In one of my more masochistic moments, I made the mistake of reading up on the world of pickup artists (PUAs) and related online communities. Two sites in particular caught me like a deer in headlights: a reddit post about using operant conditioning to “train” women, and the blog of pickup artist RooshV, whose views on women and relationships areWellSpecial. Such men cultivate communities that serve as echo chambers of perpetual validation. They encourage potentially like-minded men to determine a woman’s value by how well she conforms to their expectations and/or satisfies their prurient needs. Stuff like this never fails to make my blood boil. To be fair, I cannot say that the information presented in these forums is representative of the seduction community at large.

Part of what triggers me is that the PUA language in those forums keys closely to some of the language used in kink. After all, the kink world also plays with constructs of humiliation, objectification, and control. To the outside observer, there may seem to be little, if any difference between these two worlds. Yet, to my mind, the PUA community in question feels invasive and toxic, whereas the kink world, in its ideal form at least, does not.

Seduction is essentially artful manipulation, which is not necessarily harmful in and of itself. One could argue that manipulation is a core component of all social conditioning, but that’s a topic for a different post and probably a different forum. It therefore makes sense that manipulation is inherent in PUA skills training. In the proper context, I can see how seduction communities offer men the opportunity learn basic social skills and body language cues, which can help build their confidence. And confidence is attractive.

Unfortunately, as illustrated by the reddit post and RooshV’s musings, PUA communities can also teach men the mechanics of what essentially boils down to emotional abuse. Like it or not, emotional abuse can be extremely effective, even on the smartest and most savvy among us. I have fallen prey to manifestations of emotional abuse more times than I’m comfortable admitting. Sadly, I know all too many capable, beautiful, and intelligent women with similar stories to tell. This type of pickup game is not about establishing connection with another person. In fact, it’s not even about sex, when you drill down to the core of things. It’s really about power, and exerting power over another. Sex just happens to be the metric by which success is gaged.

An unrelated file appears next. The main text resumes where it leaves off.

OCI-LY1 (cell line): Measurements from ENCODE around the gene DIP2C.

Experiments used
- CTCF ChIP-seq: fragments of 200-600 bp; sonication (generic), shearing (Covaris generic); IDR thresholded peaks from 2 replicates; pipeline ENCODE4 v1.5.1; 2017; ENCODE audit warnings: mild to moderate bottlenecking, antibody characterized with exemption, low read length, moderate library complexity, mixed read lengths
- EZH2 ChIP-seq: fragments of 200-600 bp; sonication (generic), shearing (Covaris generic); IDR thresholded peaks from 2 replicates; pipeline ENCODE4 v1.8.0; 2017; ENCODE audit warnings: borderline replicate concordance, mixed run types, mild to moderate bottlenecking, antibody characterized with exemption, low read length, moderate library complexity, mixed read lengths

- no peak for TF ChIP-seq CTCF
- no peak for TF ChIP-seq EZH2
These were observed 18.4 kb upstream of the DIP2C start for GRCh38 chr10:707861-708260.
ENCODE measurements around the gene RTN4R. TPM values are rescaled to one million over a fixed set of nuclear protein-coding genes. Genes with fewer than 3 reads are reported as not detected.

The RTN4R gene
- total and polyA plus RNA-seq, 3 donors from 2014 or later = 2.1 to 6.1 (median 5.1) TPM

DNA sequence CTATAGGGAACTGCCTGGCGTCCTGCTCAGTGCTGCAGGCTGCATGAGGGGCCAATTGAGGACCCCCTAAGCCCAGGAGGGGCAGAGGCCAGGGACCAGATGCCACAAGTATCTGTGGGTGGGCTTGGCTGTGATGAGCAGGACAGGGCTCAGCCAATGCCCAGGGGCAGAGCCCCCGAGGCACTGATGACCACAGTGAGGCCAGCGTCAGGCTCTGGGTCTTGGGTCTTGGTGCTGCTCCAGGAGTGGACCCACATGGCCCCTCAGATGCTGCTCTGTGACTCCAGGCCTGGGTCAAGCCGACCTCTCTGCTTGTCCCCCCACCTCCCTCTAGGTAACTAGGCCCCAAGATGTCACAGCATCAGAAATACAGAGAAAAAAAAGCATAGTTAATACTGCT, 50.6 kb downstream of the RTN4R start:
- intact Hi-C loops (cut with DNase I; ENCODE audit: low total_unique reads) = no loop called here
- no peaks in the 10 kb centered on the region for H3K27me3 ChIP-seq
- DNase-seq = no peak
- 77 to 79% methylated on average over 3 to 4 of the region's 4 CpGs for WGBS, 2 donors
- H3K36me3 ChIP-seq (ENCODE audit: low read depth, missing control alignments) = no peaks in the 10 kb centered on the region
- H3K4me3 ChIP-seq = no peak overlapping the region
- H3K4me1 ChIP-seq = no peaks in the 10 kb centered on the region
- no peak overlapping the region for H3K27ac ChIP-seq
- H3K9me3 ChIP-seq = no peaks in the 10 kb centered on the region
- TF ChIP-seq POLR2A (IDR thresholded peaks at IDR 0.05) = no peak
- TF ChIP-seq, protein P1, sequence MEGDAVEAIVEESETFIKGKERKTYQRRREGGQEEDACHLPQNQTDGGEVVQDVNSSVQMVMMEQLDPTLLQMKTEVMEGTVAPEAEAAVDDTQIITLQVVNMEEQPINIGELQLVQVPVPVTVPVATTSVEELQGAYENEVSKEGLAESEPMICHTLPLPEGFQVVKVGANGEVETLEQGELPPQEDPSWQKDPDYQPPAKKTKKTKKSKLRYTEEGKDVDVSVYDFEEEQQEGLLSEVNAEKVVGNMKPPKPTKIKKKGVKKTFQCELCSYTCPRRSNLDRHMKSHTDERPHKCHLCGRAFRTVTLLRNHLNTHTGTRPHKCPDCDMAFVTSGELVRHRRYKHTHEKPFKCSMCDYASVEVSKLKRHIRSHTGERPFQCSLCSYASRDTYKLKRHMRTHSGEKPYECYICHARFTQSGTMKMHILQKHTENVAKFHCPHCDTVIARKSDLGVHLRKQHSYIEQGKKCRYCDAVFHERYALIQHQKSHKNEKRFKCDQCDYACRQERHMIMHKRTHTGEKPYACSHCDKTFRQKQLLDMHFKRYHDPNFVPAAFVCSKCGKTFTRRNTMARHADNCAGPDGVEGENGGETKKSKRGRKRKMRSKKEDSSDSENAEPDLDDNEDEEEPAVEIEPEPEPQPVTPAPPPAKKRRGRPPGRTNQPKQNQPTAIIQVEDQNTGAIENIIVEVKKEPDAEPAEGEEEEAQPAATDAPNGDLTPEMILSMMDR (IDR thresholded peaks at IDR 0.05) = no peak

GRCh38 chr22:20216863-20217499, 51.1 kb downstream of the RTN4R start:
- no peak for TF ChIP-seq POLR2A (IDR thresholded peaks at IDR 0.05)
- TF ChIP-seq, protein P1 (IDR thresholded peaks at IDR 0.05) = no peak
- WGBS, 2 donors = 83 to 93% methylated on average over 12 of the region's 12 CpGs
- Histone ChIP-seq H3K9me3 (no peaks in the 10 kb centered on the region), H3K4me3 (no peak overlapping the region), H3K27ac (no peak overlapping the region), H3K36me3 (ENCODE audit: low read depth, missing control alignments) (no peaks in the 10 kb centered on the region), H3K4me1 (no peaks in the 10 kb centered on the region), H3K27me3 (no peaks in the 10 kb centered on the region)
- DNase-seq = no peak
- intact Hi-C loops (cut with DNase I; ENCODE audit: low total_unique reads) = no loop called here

Brene Brown would say that this PUA behavior, and that of the seduction community at large, is a type of armor against vulnerability, because underneath the bluster is a fundamental fear of being weak. It’s what draws men to seduction courses and communities in the first place.

In his book, The Game, Neil Strauss writes:

This was, far and away, the most pathetic thing I’d ever done in my life. And unfortunately— as opposed to, say, masturbating in the shower—it wasn’t something I could do alone. Mystery and the other students would be there to bear witness to my shame, my secret, my inadequacy.

A man has two primary drives in early adulthood: one toward power, success, and accomplishment; the other toward love, companionship, and sex. Half of life then was out of order. To go before them was to stand up as a man and admit that I was only half a man.

 However, instead of doing the hard work necessary to work through their demons and achieve a true sense of agency, PUAs may choose to try to feel powerful by gaining power over their targets. Once their targets’ opinions and consent stop figuring into the equation, that’s where pickup artistry becomes abusive. It’s kind of sad, really. If their behaviors didn’t inflict so much harm on others, I might pity these men.

While in the world of kink (healthy kink at least), the means of engagement can look frighteningly similar to those of pickup artists, the ends and underlying intentions are completely different. Therefore, the very language PUAs use to shield themselves from weakness is used by responsible kinksters to foster connection and create space for genuine vulnerability. Partners agree upon and build safe containers where they can see each other and be seen. They can take their darkest monsters out of their cages, show them to another person, and find acceptance. Power ebbs and flows between partners. Often, scenes have the potential to be profoundly healing and transformative for all parties involved.

For example, a friend once recounted a time when she and her dominant were engaged in a humiliation/degradation scene, which is an edgy space for her. The scene revolved around the dominant telling her that she was only of use to him as an object of pleasure. When the scene was over and orgasms were had, she looked at her partner and asked “Can I be a person again?” Without missing a beat, he held her, looked her in the eye, validated her humanity, and expressed gratitude for the gift of her vulnerability.

To me, that’s real power. And real power will always elude those pickup douche nozzles. Sorry. I meant nozzles who engage in douchey behavior.

Share This